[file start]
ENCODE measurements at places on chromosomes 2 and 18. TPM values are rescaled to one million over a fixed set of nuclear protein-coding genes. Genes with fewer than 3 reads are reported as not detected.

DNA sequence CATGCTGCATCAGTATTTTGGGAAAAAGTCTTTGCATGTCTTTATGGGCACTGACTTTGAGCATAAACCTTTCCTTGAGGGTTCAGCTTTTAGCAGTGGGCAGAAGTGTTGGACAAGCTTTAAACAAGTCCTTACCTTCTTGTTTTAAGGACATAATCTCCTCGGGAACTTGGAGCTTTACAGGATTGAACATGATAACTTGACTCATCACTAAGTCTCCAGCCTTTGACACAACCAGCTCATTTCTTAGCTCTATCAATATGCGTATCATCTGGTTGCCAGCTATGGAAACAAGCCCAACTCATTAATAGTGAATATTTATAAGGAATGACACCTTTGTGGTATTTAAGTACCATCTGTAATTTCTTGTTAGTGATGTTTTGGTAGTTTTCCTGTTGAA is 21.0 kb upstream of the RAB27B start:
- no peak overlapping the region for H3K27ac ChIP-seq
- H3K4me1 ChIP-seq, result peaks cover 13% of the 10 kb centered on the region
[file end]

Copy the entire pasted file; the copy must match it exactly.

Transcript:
ENCODE measurements at places on chromosomes 2 and 18. TPM values are rescaled to one million over a fixed set of nuclear protein-coding genes. Genes with fewer than 3 reads are reported as not detected.

DNA sequence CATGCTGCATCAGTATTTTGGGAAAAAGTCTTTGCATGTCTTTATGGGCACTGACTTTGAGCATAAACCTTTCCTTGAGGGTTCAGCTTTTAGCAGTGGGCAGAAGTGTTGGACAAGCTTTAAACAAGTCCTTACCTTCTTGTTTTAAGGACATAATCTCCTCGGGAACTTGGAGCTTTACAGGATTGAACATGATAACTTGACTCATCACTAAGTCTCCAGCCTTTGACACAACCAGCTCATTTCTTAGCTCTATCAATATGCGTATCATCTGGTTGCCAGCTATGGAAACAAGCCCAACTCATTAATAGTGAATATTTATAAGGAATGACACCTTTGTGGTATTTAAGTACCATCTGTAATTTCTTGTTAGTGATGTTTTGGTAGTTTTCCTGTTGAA is 21.0 kb upstream of the RAB27B start:
- no peak overlapping the region for H3K27ac ChIP-seq
- H3K4me1 ChIP-seq, result peaks cover 13% of the 10 kb centered on the region